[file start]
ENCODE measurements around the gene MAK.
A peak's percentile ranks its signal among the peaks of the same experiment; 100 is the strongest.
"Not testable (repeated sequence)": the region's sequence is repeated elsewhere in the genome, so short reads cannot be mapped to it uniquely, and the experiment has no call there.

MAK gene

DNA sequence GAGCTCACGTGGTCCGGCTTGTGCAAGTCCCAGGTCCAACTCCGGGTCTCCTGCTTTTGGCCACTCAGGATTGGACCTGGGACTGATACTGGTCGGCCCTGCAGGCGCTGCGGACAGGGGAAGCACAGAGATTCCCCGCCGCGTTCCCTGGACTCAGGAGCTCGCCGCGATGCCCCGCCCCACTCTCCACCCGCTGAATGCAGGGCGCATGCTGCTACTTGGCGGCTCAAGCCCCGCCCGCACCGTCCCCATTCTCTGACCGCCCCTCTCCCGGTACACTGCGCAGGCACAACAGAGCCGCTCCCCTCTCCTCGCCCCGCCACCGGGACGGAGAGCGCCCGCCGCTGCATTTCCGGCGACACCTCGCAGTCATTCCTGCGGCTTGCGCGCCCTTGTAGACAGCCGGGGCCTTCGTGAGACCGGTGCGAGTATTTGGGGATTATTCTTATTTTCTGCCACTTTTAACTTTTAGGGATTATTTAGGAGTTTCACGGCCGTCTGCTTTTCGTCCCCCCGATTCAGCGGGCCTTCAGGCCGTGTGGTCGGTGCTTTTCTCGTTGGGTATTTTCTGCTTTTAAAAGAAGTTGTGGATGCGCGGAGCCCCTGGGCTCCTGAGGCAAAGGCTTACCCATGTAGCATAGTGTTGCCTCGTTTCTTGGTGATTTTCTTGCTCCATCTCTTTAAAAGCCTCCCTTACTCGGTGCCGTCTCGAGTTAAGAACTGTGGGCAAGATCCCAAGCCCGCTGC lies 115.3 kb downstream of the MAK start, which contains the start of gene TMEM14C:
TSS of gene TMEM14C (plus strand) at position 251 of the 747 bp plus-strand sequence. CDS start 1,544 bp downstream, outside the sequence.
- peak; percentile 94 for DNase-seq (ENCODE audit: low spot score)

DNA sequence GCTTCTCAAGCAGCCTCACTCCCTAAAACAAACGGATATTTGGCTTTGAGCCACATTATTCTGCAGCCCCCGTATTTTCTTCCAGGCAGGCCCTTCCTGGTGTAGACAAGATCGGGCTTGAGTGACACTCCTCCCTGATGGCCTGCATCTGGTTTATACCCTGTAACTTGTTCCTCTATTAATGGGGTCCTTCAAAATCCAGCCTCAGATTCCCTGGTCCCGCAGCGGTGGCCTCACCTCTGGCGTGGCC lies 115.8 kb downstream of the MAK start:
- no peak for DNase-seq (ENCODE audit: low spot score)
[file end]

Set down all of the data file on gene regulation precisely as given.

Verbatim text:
ENCODE measurements around the gene MAK.
A peak's percentile ranks its signal among the peaks of the same experiment; 100 is the strongest.
"Not testable (repeated sequence)": the region's sequence is repeated elsewhere in the genome, so short reads cannot be mapped to it uniquely, and the experiment has no call there.

MAK gene

DNA sequence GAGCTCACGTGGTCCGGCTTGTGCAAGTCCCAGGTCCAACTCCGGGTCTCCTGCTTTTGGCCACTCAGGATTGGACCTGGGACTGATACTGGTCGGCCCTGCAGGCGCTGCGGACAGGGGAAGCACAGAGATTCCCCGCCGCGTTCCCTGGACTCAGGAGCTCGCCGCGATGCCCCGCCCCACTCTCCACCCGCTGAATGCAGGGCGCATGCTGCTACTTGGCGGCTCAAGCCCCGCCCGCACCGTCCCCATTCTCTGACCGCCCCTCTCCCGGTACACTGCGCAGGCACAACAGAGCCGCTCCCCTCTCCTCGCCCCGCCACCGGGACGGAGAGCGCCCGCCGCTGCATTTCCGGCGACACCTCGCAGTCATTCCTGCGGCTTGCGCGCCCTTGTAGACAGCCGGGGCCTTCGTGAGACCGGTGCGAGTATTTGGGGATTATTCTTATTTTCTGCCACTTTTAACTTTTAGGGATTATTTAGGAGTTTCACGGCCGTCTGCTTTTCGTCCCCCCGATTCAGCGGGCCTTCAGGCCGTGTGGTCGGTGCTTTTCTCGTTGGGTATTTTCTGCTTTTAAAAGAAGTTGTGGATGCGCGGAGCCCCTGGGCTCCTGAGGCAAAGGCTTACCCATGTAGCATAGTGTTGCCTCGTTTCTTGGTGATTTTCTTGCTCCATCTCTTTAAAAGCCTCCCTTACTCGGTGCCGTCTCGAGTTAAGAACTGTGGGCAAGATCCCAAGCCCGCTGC lies 115.3 kb downstream of the MAK start, which contains the start of gene TMEM14C:
TSS of gene TMEM14C (plus strand) at position 251 of the 747 bp plus-strand sequence. CDS start 1,544 bp downstream, outside the sequence.
- peak; percentile 94 for DNase-seq (ENCODE audit: low spot score)

DNA sequence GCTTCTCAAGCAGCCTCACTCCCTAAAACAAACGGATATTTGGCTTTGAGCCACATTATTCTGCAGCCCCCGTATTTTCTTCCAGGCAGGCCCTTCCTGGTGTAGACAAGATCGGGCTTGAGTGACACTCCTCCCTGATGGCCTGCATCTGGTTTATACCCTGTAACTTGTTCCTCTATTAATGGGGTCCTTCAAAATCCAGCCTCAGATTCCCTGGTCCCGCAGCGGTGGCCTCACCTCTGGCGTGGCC lies 115.8 kb downstream of the MAK start:
- no peak for DNase-seq (ENCODE audit: low spot score)